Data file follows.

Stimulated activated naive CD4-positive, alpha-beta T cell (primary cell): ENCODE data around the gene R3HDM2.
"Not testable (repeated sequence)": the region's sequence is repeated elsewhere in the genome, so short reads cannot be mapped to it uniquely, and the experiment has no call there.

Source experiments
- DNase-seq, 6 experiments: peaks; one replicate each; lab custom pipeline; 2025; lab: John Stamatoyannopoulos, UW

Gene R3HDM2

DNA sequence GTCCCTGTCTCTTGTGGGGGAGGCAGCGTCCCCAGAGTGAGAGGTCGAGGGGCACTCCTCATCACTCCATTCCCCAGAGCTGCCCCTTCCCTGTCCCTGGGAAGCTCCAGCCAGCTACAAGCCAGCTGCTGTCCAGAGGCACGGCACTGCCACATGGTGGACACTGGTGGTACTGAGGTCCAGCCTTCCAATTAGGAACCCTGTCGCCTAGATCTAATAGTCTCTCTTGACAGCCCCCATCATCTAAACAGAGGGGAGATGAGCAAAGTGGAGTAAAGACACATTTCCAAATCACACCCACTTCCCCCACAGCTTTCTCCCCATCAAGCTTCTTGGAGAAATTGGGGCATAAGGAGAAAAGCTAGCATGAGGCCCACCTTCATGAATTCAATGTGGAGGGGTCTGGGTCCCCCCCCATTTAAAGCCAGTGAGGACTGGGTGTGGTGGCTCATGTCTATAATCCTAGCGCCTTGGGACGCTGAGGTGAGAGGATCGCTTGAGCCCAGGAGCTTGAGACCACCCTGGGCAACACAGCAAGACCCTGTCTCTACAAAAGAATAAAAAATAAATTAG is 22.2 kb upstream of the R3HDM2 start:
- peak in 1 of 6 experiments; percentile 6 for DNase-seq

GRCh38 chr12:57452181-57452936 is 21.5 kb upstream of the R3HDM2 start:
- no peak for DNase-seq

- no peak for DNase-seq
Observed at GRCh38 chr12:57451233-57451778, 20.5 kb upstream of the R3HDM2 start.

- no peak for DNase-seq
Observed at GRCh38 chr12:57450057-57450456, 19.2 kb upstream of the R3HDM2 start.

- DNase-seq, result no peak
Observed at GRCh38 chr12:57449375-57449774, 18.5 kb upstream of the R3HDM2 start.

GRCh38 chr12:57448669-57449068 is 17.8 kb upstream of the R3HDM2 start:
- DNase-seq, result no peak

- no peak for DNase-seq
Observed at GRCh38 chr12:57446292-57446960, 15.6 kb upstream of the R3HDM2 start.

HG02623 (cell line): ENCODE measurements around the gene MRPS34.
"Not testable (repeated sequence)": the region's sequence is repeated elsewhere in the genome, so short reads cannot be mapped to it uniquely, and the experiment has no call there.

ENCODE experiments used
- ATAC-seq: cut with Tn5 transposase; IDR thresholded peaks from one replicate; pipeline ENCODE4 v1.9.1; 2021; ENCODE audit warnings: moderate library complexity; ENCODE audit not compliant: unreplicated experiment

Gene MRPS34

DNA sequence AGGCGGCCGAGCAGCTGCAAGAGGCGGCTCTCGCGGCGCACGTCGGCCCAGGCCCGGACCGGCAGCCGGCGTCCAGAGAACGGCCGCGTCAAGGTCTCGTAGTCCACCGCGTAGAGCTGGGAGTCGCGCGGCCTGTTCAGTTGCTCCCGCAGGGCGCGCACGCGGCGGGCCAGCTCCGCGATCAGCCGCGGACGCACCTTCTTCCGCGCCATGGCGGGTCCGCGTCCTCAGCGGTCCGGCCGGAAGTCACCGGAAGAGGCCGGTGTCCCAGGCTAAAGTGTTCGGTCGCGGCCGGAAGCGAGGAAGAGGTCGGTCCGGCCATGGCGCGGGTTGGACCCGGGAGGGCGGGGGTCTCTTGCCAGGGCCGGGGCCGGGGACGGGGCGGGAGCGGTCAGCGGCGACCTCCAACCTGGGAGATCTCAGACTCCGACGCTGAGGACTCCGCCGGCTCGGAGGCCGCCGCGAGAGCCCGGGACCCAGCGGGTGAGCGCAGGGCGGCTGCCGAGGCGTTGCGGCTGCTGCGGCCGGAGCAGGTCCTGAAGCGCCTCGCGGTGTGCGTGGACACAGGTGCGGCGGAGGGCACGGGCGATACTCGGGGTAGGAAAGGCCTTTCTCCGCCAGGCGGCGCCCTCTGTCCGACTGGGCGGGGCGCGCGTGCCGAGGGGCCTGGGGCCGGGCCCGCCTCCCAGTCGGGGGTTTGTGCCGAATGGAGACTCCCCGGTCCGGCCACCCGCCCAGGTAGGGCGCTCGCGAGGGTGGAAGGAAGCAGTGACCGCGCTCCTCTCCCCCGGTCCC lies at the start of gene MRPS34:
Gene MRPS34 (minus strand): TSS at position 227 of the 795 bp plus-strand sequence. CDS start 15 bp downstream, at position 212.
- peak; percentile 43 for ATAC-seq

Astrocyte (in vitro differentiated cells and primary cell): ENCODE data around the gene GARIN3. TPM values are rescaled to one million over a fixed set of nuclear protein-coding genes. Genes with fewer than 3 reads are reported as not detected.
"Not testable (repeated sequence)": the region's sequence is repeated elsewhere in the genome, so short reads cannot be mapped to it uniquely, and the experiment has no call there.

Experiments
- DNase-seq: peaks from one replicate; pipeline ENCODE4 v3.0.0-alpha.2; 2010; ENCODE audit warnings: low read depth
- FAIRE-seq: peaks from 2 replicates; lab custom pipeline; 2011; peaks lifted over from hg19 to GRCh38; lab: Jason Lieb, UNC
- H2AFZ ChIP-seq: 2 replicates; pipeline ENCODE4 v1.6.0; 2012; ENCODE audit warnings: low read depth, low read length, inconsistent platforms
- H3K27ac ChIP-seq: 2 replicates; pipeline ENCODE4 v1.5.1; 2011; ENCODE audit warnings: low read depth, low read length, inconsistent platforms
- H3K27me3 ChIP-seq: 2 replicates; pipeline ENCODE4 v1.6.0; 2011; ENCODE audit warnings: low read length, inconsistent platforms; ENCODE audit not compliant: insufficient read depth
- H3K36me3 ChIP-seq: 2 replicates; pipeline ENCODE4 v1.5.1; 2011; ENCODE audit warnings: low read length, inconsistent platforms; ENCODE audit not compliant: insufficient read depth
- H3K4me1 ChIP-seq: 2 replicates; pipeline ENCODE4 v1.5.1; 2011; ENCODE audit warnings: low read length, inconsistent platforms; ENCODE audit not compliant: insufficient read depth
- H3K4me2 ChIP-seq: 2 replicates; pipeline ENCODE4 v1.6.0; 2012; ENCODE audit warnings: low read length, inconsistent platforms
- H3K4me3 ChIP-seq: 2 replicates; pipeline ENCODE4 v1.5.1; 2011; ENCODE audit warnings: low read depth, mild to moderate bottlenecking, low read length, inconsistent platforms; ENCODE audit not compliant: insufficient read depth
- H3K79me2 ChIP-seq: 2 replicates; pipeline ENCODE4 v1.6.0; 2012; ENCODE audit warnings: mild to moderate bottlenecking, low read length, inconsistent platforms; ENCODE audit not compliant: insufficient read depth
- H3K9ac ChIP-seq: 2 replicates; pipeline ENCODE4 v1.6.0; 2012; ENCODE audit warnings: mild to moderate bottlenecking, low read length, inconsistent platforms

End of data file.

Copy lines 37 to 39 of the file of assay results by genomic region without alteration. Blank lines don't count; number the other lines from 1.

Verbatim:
- H3K4me1 ChIP-seq: 2 replicates; pipeline ENCODE4 v1.5.1; 2011; ENCODE audit warnings: low read length, inconsistent platforms; ENCODE audit not compliant: insufficient read depth
- H3K4me2 ChIP-seq: 2 replicates; pipeline ENCODE4 v1.6.0; 2012; ENCODE audit warnings: low read length, inconsistent platforms
- H3K4me3 ChIP-seq: 2 replicates; pipeline ENCODE4 v1.5.1; 2011; ENCODE audit warnings: low read depth, mild to moderate bottlenecking, low read length, inconsistent platforms; ENCODE audit not compliant: insufficient read depth